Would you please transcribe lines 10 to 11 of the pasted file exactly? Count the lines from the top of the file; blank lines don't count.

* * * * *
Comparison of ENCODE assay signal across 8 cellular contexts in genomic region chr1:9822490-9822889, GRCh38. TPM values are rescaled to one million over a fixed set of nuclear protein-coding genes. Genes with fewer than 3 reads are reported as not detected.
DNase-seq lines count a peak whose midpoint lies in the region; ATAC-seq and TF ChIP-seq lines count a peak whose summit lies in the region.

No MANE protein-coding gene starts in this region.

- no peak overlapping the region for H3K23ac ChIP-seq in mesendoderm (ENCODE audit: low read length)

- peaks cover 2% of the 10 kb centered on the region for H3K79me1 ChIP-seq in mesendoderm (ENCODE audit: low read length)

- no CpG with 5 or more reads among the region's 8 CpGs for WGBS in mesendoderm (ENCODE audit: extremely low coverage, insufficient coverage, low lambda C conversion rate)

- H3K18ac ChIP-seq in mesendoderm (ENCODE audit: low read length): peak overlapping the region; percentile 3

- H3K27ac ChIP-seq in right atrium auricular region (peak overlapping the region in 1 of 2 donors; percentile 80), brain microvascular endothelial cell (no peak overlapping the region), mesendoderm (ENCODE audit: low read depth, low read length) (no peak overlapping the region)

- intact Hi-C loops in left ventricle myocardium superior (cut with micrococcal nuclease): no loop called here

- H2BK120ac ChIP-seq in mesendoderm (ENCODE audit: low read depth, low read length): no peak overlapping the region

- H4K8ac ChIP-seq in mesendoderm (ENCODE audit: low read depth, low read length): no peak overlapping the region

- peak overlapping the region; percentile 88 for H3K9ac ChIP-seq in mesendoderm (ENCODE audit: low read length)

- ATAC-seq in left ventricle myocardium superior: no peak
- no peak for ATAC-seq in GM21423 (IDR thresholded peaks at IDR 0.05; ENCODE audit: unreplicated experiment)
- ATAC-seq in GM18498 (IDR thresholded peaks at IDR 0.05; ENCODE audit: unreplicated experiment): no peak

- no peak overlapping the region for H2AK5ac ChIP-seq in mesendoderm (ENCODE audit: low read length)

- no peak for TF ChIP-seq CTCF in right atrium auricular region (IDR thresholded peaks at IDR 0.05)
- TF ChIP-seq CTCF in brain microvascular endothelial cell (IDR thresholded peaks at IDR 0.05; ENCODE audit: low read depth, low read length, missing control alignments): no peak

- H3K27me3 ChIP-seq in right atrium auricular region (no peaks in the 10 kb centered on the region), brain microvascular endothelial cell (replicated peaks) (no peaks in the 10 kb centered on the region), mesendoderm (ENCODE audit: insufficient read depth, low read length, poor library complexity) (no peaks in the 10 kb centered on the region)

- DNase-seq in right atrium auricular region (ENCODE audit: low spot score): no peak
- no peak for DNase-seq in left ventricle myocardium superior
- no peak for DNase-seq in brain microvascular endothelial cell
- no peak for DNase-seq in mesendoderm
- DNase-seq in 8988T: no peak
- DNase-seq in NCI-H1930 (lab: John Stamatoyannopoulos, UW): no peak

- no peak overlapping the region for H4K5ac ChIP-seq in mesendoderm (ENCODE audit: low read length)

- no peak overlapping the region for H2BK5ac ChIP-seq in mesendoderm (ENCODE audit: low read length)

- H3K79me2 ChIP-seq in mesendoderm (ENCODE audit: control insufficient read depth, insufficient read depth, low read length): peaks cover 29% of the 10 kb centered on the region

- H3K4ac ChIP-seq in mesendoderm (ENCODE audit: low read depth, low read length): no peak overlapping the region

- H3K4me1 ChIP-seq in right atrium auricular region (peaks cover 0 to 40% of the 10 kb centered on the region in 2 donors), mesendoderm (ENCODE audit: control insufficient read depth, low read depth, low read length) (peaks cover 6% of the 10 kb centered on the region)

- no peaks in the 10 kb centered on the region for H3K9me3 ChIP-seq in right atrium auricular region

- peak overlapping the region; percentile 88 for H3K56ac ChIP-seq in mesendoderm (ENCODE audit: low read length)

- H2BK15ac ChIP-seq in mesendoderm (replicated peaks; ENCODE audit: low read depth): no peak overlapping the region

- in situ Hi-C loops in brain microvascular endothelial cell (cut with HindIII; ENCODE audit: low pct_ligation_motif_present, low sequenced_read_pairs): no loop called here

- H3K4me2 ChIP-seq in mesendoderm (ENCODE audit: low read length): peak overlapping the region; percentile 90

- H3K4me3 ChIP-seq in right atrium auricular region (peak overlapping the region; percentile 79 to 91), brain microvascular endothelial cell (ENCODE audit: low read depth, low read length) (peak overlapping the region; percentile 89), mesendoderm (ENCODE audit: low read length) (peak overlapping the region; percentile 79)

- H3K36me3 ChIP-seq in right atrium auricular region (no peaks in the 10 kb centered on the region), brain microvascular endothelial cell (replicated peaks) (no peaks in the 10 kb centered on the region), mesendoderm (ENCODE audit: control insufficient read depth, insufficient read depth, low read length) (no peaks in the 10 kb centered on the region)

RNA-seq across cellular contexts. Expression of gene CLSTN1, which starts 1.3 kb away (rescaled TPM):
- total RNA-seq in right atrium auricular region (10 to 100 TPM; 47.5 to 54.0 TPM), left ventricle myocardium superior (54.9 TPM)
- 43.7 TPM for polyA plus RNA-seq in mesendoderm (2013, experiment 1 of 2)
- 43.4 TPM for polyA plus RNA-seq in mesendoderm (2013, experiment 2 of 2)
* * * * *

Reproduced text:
- H2BK120ac ChIP-seq in mesendoderm (ENCODE audit: low read depth, low read length): no peak overlapping the region

- H4K8ac ChIP-seq in mesendoderm (ENCODE audit: low read depth, low read length): no peak overlapping the region